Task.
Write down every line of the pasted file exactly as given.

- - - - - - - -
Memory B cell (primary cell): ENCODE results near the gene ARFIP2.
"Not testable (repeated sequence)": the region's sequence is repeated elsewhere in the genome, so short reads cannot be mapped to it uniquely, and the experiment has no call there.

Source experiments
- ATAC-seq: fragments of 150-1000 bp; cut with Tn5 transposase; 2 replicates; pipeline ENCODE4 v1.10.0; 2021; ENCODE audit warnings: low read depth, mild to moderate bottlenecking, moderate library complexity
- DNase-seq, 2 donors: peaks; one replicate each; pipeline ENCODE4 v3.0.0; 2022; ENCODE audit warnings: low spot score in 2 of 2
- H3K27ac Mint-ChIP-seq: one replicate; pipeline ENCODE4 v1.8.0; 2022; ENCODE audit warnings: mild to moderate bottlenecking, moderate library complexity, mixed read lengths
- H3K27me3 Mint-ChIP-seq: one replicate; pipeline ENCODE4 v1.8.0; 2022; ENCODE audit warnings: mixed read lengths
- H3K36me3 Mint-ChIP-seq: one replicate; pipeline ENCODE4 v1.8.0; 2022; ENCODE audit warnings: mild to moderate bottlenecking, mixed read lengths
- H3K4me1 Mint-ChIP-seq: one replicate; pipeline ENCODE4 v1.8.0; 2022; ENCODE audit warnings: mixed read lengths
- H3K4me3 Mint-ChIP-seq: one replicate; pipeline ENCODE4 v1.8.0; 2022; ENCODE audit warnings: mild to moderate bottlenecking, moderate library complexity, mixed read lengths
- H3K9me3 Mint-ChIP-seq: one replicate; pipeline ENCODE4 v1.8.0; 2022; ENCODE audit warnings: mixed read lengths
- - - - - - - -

Memory B cell (primary cell): ENCODE results near the gene ARFIP2.
"Not testable (repeated sequence)": the region's sequence is repeated elsewhere in the genome, so short reads cannot be mapped to it uniquely, and the experiment has no call there.

Source experiments
- ATAC-seq: fragments of 150-1000 bp; cut with Tn5 transposase; 2 replicates; pipeline ENCODE4 v1.10.0; 2021; ENCODE audit warnings: low read depth, mild to moderate bottlenecking, moderate library complexity
- DNase-seq, 2 donors: peaks; one replicate each; pipeline ENCODE4 v3.0.0; 2022; ENCODE audit warnings: low spot score in 2 of 2
- H3K27ac Mint-ChIP-seq: one replicate; pipeline ENCODE4 v1.8.0; 2022; ENCODE audit warnings: mild to moderate bottlenecking, moderate library complexity, mixed read lengths
- H3K27me3 Mint-ChIP-seq: one replicate; pipeline ENCODE4 v1.8.0; 2022; ENCODE audit warnings: mixed read lengths
- H3K36me3 Mint-ChIP-seq: one replicate; pipeline ENCODE4 v1.8.0; 2022; ENCODE audit warnings: mild to moderate bottlenecking, mixed read lengths
- H3K4me1 Mint-ChIP-seq: one replicate; pipeline ENCODE4 v1.8.0; 2022; ENCODE audit warnings: mixed read lengths
- H3K4me3 Mint-ChIP-seq: one replicate; pipeline ENCODE4 v1.8.0; 2022; ENCODE audit warnings: mild to moderate bottlenecking, moderate library complexity, mixed read lengths
- H3K9me3 Mint-ChIP-seq: one replicate; pipeline ENCODE4 v1.8.0; 2022; ENCODE audit warnings: mixed read lengths